Neither AM nor Shawn Lee are new faces in the music industry. In fact, according to Wikipedia, the Los Angeles-based AM’s music has been featured in over 100 television shows and movies. He’s previously toured with the likes of French band AIR, Charlotte Gainsbourg, and Brazilian superstar Caetano Veloso. Meanwhile, Shawn Lee was quite busy himself having worked alongside folks such as the Dust Brothers, Jeff Buckley, Money Mark, Princess Superstar and Psapp. The two musicians met when AM reached out to Lee after having heard Lee’s music played on a Los Angeles radio station. The two quickly discovered a shared appreciation for the music of the late 60’s and early 70’s. As we all know, when two artists who respect one another discover a shared love for the same music, collaborations are born. It’s the musical equivalent of “the birds and the bees.” Their debut album, Celestial Electric, is the result of that collaboration.
Considering their shared influences it’s unsurprising that Celestial Electric almost sounds like an album out-of-time. I say “almost” because the songwriting shines with numerous elements that call upon contemporary sources. For example, Celestial Electric can manage to simultaneously call to mind an eclectic roster of artists including Jorge Ben, Gilberto Gil, The Postal Service, The Flaming Lips, Heart, and Kings of Convenience. When calling upon their influences the duo don’t rely on only one genre or time period. However you slice it, this is a bright and upbeat album full of catchy hooks, sunshiny melodies, Latin American-inspired grooves, and funky rhythms.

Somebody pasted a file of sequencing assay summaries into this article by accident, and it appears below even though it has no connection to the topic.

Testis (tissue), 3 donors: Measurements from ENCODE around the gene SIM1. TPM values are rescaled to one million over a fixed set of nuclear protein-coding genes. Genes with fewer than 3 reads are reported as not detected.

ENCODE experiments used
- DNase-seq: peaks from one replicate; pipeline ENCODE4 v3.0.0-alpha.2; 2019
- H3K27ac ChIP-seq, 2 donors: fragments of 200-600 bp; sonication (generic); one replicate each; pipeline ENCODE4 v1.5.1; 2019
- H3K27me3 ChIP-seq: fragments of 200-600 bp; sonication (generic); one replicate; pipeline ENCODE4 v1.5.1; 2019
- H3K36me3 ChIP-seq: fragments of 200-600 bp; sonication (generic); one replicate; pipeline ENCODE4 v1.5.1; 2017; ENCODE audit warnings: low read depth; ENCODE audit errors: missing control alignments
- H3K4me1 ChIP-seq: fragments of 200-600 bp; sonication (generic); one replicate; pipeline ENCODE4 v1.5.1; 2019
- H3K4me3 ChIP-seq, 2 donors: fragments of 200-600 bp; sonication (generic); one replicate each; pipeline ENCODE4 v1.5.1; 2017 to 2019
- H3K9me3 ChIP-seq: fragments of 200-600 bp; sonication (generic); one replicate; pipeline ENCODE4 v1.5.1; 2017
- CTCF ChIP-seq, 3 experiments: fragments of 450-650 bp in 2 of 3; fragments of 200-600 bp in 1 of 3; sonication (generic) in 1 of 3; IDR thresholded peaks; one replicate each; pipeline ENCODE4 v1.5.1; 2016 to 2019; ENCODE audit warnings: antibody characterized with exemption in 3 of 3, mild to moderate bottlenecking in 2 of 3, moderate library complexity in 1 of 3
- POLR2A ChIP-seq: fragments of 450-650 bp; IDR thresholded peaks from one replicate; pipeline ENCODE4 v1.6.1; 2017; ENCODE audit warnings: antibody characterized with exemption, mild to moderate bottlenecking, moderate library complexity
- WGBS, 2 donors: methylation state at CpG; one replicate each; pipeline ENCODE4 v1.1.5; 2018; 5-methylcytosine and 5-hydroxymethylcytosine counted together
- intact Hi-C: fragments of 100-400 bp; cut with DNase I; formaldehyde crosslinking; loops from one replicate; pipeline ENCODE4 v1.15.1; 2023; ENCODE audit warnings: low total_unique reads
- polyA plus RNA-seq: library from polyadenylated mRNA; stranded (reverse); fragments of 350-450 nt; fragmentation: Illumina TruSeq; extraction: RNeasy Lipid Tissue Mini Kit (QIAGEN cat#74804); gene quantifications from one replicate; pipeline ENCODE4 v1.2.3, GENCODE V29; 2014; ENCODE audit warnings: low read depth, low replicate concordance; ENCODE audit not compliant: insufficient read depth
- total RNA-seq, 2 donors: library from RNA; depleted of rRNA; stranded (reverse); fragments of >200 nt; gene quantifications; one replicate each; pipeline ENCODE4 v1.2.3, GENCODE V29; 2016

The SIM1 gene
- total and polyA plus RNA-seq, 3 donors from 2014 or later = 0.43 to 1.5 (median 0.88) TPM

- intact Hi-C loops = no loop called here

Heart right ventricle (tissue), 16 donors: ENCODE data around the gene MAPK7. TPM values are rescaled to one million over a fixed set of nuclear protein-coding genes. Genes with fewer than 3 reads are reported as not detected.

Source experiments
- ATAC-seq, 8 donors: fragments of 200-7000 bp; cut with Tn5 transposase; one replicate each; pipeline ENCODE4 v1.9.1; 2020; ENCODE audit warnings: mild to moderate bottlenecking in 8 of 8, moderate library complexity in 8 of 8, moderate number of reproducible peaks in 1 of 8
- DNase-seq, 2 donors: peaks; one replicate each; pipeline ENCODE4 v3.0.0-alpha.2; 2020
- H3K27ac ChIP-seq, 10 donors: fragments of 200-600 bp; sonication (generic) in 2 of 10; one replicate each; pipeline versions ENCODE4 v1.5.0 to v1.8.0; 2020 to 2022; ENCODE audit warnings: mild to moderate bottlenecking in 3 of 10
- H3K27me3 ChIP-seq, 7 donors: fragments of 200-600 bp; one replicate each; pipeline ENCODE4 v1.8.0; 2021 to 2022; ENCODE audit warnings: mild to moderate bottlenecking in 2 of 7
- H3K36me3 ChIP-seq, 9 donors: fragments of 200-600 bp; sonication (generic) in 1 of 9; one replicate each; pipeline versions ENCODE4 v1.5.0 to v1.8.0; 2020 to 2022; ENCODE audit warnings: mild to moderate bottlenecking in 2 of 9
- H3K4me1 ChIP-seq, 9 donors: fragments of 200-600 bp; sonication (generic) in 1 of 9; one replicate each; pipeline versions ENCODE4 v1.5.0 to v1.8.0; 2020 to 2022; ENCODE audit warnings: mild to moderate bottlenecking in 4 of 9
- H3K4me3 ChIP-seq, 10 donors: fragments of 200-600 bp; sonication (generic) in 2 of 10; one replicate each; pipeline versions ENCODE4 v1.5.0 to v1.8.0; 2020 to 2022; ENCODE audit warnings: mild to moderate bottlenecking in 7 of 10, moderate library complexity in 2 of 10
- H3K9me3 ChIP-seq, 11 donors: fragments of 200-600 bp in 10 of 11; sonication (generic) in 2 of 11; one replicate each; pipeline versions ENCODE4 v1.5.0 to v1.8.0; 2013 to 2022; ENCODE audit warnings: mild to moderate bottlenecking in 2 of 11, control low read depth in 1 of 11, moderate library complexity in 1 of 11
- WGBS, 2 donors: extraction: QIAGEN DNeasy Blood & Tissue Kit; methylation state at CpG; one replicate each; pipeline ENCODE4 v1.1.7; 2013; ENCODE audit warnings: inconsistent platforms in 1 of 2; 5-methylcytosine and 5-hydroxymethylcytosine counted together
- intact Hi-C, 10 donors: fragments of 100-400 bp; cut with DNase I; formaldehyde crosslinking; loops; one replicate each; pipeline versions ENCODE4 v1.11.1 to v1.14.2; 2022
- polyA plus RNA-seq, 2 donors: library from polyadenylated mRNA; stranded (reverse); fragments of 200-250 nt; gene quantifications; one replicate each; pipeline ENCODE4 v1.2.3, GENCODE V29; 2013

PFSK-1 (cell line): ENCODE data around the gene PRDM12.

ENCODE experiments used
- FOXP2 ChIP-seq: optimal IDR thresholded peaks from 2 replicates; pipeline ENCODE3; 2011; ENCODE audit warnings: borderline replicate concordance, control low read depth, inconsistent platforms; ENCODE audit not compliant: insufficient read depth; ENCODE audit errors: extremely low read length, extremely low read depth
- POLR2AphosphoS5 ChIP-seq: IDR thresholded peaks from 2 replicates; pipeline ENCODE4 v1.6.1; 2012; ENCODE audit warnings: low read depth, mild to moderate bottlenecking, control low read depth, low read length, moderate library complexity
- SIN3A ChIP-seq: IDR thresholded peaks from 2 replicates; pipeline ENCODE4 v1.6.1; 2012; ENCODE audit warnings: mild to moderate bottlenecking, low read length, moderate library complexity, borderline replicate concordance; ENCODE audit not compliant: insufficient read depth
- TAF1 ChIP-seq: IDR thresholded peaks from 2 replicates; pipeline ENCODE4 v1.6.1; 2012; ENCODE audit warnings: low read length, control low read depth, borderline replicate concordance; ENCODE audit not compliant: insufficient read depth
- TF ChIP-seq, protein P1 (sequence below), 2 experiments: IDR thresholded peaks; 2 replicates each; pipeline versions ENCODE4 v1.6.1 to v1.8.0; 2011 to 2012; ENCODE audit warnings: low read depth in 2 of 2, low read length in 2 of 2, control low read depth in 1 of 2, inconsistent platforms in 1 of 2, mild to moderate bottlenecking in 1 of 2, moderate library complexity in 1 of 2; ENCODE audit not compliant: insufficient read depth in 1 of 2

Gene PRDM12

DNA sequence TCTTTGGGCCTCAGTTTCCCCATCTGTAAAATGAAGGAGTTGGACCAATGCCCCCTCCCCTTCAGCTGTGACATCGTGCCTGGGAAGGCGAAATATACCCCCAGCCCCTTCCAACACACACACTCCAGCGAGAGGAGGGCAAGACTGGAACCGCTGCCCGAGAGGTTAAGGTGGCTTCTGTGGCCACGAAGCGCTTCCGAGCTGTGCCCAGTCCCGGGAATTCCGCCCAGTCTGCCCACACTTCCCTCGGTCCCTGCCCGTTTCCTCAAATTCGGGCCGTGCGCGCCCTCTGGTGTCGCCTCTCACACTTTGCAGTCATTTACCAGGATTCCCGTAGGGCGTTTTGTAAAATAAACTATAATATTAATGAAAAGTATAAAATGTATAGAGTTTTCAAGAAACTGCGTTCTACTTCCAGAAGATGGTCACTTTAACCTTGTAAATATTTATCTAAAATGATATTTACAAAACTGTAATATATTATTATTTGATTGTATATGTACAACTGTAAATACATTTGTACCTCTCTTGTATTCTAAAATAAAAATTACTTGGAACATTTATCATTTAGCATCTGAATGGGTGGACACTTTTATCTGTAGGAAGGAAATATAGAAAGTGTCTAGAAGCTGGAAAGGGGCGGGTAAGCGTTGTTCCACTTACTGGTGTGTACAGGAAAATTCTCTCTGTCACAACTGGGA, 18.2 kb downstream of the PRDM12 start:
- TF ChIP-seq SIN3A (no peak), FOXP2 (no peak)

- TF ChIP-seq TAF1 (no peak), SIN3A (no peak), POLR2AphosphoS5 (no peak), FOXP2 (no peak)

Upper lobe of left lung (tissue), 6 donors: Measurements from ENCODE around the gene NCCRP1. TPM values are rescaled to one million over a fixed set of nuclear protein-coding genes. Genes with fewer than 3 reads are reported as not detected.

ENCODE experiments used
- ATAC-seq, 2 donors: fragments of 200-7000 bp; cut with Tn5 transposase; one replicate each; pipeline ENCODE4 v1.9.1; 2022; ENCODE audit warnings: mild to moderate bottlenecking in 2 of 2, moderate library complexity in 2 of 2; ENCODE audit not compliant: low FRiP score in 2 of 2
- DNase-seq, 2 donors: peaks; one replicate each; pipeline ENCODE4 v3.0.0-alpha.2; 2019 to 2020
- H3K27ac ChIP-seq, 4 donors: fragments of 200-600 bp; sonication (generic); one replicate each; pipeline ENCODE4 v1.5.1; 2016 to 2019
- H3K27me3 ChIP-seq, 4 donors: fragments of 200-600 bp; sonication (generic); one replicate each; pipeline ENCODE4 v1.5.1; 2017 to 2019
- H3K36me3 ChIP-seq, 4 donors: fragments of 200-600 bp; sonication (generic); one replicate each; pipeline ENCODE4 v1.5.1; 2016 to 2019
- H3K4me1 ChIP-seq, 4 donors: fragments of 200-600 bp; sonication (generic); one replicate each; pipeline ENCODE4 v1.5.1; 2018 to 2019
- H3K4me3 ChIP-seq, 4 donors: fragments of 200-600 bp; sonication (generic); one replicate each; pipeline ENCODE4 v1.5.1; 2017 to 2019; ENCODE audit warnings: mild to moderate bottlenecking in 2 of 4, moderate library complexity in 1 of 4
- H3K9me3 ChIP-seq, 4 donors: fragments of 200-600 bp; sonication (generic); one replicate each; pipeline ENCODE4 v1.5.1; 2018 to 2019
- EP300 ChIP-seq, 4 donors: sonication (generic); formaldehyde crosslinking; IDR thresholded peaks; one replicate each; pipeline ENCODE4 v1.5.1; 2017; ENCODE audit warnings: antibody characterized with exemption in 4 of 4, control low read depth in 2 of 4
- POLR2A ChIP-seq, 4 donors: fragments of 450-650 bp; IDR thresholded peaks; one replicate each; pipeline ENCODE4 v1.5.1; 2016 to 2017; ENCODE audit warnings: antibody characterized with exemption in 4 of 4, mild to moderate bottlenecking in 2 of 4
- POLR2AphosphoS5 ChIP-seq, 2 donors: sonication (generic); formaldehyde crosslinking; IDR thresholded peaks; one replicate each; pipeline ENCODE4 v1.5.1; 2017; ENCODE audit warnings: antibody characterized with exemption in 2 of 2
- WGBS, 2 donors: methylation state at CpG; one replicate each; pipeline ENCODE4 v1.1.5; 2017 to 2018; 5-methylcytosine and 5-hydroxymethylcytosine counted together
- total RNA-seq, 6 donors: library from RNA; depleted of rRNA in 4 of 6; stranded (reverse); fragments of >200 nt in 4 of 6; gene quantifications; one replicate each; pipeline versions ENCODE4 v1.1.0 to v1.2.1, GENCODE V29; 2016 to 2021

The album opens with the bounce of a Tropicalia-inspired groove and a quietly-shuffling rhythm on “City Boy.” The track features a melody and chorus which are both as warm and inviting as a ray of diffused light spread through a window across a living room floor. Meanwhile, “Lonely Life” features a crisp, snare-heavy rhythm, feel good handclaps, and laser-sharp synths to compliment AM’s high falsetto. The album’s official first single “Dark Into Light” has the album’s darkest atmosphere with heavy bass and (relatively) sludgy synths. Still, the track remains uplifting thanks to AM’s vocals and Lee’s neon-sharp synth flourishes. A little further into the LP they knock out a funky, soulful cover the Ozark Mountain Daredevils’ “Jackie Blue” for a sure shot. Demonstrating an intuitive touch for perfectly balanced songwriting, the album remains solid and consistently engaging throughout.
With sweet melodies and sugary hooks, Celestial Electric pairs well with Kasey’s Sliced Mango with Sugared Lime Zest recipe. Both the recipe and the album call to mind heavy shade and a cool breeze on a warm, sweltering summer day. By the way, I should warn you: that sugared lime zest might as well be renamed Fruit Loops-flavored crack it’s so tasty and addictive.